Today is a good day – and not just because the spring weather feels good and it’s a nice day outside. No, in fact today is a good day because my student loan debt has dropped from $88 thousand to $86 thousand. That’s not a typo either, folks. After getting my federal tax return at the beginning of this month, I decided to apply a large portion of it towards paying down my New Jersey Higher Education Student Assistance Authority (NJHESAA) student loan.
The result? A $2,000 check going from my checking account to NJHESAA’s coffers and the reduction of my NJHESAA student loan debt from about $33 thousand down to about $31 thousand. Since I’ve now reached approximately $31 thousand in my NJHESAA student loan debt, I can now officially say that in 2010 I’ve repaid about $10 thousand of this loan…so far.That’s a significant reduction – very significant. For a quick example of how significant this $10 thousand reduction has been in real terms consider this: As of January 1, 2010, I was paying $8.23 per day in interest alone on this loan. Over the course of a year, that’s $3,003.95 in interest expenses. Gross. Today, I am accruing interest at $6.40 per day or $2,336 per year. Annually, the difference in projected interest costs is $677.95. That’s a lot of money – and I’m only less than four months into my hardcore repayment strategy for the NJHESAA loan! So how much have I paid in interest thus far this year? $769.43. My goal is to keep that amount as low as possible.
Before I wrap this gloat session up, I feel compelled to add that this whole repayment thing isn’t easy. It is fun to write these entries, but repaying so much of this loan so quickly is not easy.
Remember, I created a very strong, very strict repayment plan because I want to get rid of the burden that these student loans cause me both today and tomorrow (and that “tomorrow” part is critical). An essential part of that repayment plan is focusing on wants versus needs…and it’s not easy or enjoyable to make that decision of what I want versus what I need. It’s not easy denying myself what I want to do with my paychecks versus what I really know that I need to do with those paychecks. I really want to take the approximately $2,750 that I spend on student loans each month and put a few hundred into my savings account and a few hundred into my brokerage account and then spend the rest of the money living the type of lavish lifestyle that you see on television. I’d love to do that – I’d love to go out and buy new clothes every few weeks instead of once or twice per year. I’d love to give my Mom back the small Honda Civic that I’ve been “borrowing” from her for almost two years and, instead, go out and buy a brand new hybrid SUV that would give me the roomy drive that I want and the gas mileage that I need. And I would love to travel more (like my recent trip to Nashville).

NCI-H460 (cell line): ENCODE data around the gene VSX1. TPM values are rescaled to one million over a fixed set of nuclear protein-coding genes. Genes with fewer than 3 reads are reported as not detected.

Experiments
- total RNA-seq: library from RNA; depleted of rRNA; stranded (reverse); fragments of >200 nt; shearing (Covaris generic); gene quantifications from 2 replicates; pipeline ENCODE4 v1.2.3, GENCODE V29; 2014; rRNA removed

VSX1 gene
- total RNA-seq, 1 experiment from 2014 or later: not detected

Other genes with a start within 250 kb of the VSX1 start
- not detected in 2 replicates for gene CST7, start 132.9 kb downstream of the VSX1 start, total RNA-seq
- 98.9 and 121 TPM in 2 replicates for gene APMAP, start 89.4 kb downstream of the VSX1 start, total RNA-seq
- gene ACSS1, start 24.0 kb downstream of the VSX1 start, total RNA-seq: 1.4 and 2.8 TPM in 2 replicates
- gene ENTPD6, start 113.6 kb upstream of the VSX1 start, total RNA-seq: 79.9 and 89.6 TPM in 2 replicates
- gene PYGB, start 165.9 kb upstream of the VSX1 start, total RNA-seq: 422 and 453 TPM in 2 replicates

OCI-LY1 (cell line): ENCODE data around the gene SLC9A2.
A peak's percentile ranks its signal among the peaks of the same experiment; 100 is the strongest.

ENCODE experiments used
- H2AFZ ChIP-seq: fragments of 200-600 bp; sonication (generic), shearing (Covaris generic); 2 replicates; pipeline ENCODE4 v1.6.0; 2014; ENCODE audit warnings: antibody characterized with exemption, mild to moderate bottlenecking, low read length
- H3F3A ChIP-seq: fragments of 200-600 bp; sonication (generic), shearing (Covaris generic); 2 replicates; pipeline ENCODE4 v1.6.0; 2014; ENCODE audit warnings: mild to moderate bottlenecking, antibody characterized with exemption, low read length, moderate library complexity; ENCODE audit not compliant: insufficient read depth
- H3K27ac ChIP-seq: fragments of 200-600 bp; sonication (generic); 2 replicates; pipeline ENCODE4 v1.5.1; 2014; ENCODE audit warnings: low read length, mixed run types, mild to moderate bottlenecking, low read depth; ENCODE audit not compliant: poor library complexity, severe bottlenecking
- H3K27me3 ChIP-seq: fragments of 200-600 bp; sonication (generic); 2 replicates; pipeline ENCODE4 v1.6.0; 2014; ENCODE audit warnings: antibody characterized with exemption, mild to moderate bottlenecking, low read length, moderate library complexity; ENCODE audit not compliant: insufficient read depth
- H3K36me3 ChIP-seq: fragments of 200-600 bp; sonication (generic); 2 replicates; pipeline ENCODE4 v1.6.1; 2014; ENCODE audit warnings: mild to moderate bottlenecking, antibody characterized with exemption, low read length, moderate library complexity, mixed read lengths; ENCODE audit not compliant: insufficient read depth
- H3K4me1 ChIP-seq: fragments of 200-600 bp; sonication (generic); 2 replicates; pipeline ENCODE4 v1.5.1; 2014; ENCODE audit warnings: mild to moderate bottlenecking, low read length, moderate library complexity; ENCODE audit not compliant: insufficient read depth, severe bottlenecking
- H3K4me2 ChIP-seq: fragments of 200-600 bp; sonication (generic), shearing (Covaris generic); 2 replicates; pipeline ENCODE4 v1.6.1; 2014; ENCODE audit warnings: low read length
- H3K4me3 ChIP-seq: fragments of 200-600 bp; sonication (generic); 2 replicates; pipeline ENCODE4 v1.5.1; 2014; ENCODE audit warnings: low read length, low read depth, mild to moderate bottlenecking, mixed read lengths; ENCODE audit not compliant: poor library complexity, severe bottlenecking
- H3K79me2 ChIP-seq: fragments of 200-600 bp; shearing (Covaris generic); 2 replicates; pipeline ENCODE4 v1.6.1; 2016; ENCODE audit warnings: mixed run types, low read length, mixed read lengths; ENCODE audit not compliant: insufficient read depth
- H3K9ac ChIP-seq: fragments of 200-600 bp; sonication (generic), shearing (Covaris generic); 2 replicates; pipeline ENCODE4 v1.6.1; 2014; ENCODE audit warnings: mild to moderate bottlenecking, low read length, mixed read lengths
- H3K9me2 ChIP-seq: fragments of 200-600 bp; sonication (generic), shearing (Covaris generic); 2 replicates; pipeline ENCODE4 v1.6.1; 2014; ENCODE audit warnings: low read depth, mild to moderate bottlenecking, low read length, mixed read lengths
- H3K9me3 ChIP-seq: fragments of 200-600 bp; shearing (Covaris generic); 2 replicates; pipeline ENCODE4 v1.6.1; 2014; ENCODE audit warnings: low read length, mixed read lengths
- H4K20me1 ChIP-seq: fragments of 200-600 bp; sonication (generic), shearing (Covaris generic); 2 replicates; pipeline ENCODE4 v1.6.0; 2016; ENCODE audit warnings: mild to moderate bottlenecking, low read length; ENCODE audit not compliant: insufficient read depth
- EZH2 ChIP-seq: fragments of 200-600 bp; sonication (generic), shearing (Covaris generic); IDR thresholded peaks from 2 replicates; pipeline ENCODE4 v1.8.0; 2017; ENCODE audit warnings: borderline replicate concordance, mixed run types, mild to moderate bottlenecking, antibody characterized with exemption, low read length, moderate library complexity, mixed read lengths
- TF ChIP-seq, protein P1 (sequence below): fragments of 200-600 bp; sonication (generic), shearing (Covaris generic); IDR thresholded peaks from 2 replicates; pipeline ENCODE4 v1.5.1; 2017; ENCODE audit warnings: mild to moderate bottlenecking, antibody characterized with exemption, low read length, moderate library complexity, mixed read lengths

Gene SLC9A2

But I know that I don’t need to do those things. In fact, even more than knowing that I don’t need to do these things, I know enough about money and daily compounding interest to know that engaging in my wanted activities listed above instead of paying off my student loan debt would be condemning my future to a life of bloated student loan payments. Screw that! I’ll make the sacrifices today to make sure that tomorrow is absolutely awesome, thank you very much!
Oh, and now would be a good time to remind everyone of the “next” big repayment goal which I set for myself during the first week of March. Go ahead, click over and take a read.
I’m getting there…
In May 2006, I graduated from Rutgers University with a Masters Degree and $120,720 in student loan debt. I currently owe $86 thousand, which breaks down to $31 thousand owed to the New Jersey Higher Education Student Assistance Authority and $55 thousand owed to the United States Department of Education. Follow my student loan repayment story on JerseySmarts.com.